Bit Depth: Simply put, bit depth is the number of bits available per sample. Computers can only understand and store information as binary numbers (ie 1 or 0). These binary numbers are called bits. higher number. The number of bits determines that more information has been stored. Therefore, the higher the bit depth, the more data will be captured for more accurate results.
Dynamic Range: Bit depth also determines the dynamic range of the signal. When a sampled signal is quantized to the nearest value within a given range, those values within that range are determined by the bit depth. These dynamic ranges are expressed in decibels (dB). In digital audio, 24-bit audio has a maximum dynamic range of 144dB, while 16-bit audio has a maximum dynamic range of 96dB.
The bit depth of 16-bit digital audio with a sample rate of 44.1 kHz is widely used for consumer audio, while 24-bit audio with a sample rate of 48 kHz is used for professional audio for content recording, mixing, storage, and editing.
Quantization of audio signals
It is the process of mapping an analog audio signal with infinite values from a large dataset to a digital audio signal in a smaller dataset with finite and countable values during analog-to-digital conversion (ADC). Bit depth plays an important role in determining the accuracy and quality of quantized values. If the audio signal uses 16 bits, the maximum number of amplitude values represented is 2^16= 65,536 values.
It indicates that the amplitude of the signal is divided into 65,536 samples, and the amplitude of all samples will be assigned a discrete value from a range of possible values. During this process, there may be a small perceptible loss of audio quality, but this is usually not understood by the human ear. This loss is due to the difference between the input value and the quantized value and is described as quantization error.
Figure 6: Relationship b/w sampling and quantization error at different frequencies
Mono, Stereo and Surround in Digital Audio
A monophonic (mono) sound is a system in which all sounds are combined and passed through a single channel. It uses only one channel when converting the signal to sound. It produces sound effects from one speaker or a single source even if there are multiple speakers and the sound comes from different speakers.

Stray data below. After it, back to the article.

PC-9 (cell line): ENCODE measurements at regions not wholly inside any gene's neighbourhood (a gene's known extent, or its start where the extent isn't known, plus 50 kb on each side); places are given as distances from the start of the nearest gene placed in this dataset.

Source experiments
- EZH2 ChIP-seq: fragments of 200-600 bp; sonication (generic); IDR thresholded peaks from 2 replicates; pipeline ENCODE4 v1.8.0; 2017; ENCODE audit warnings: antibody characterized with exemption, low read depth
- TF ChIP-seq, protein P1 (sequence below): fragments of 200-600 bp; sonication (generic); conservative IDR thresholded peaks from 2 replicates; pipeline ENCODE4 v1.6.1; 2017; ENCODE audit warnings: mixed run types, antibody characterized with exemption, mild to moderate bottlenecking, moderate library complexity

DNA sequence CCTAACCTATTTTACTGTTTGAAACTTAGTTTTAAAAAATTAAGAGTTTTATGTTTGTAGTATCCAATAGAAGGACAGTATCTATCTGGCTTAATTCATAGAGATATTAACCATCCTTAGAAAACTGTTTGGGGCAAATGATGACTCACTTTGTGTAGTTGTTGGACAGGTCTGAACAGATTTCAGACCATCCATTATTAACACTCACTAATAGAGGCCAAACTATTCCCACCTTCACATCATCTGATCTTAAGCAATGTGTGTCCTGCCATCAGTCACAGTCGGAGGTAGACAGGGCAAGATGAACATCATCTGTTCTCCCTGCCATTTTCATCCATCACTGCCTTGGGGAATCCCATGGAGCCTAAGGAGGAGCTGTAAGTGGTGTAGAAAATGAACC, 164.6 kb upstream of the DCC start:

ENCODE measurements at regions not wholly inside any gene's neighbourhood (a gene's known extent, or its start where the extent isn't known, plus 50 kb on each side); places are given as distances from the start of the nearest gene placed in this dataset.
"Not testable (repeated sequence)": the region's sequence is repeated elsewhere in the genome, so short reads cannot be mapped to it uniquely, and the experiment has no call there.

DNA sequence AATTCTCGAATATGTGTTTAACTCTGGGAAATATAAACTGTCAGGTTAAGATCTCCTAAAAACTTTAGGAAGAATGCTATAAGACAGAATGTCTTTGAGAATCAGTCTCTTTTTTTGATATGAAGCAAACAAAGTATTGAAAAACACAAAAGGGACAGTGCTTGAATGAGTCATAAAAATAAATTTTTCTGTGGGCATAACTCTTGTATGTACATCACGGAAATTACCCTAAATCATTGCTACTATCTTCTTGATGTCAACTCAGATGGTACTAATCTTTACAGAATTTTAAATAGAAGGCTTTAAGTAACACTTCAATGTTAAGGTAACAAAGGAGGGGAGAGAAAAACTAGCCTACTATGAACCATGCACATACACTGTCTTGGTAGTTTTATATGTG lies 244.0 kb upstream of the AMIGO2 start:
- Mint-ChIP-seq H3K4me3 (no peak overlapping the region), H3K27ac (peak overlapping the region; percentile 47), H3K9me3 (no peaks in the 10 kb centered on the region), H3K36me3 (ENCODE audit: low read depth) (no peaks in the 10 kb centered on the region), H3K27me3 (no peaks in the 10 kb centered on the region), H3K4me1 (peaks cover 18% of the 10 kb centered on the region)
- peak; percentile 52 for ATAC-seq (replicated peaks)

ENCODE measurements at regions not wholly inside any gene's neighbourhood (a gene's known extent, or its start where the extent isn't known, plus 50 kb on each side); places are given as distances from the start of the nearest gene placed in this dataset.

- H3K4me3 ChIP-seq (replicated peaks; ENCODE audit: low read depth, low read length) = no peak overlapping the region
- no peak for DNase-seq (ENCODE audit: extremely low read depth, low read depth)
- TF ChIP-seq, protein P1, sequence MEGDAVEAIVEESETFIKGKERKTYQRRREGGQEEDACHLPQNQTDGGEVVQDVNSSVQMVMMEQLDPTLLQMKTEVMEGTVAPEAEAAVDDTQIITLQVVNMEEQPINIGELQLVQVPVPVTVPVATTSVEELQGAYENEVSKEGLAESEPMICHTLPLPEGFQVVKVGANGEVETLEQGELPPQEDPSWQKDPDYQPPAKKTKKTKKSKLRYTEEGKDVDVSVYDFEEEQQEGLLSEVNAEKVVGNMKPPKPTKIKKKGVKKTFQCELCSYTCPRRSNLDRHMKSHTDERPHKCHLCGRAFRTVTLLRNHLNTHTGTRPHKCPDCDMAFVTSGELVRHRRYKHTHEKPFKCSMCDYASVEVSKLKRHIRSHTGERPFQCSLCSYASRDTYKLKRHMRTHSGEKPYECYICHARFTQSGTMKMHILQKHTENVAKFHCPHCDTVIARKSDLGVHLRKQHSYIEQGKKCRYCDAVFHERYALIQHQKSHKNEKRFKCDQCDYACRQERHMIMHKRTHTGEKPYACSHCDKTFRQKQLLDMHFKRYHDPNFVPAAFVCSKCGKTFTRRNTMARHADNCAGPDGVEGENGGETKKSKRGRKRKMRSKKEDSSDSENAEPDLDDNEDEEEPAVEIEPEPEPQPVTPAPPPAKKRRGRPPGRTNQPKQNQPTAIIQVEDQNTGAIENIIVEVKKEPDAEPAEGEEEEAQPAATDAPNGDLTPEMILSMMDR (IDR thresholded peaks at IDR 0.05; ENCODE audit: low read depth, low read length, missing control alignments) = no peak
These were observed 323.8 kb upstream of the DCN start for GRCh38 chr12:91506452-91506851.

Stereo (stereo) sound is the opposite of mono sound. It uses two separate channels (left and right) to produce sound effects from different directions depending on the speaker you are sending the signal to. It provides listeners with an illusion of multi-dimensional audio perception and uniform coverage for the left and right channels.
Stereo has started to replace mono due to better audio quality and more channels.
Surround sound enriches the fidelity of audio reproduction for listeners by using multiple channels. It lets the audience experience sound from three or more directions. In addition to left, right and midrange, surround sound can also be heard from the front and rear, giving the listener a sense of sound coming from all directions. It is widely used in audio systems such as 5.1 and 7.1 channel home theaters designed by Dolby & DTS.
Digital audio converts analog signals into discrete (binary) form, which can be stored and manipulated on computer systems. Today, digital audio systems are everywhere, whether it's phones, music systems, computers, home audio systems, conference equipment, or any other smart device. It brings many advantages over the traditional recording and playback of songs using analog music systems. In addition to a variety of personalization features, digital audio provides users with high-quality audio, reliability, more storage space, wireless connectivity, portability and a truly immersive experience.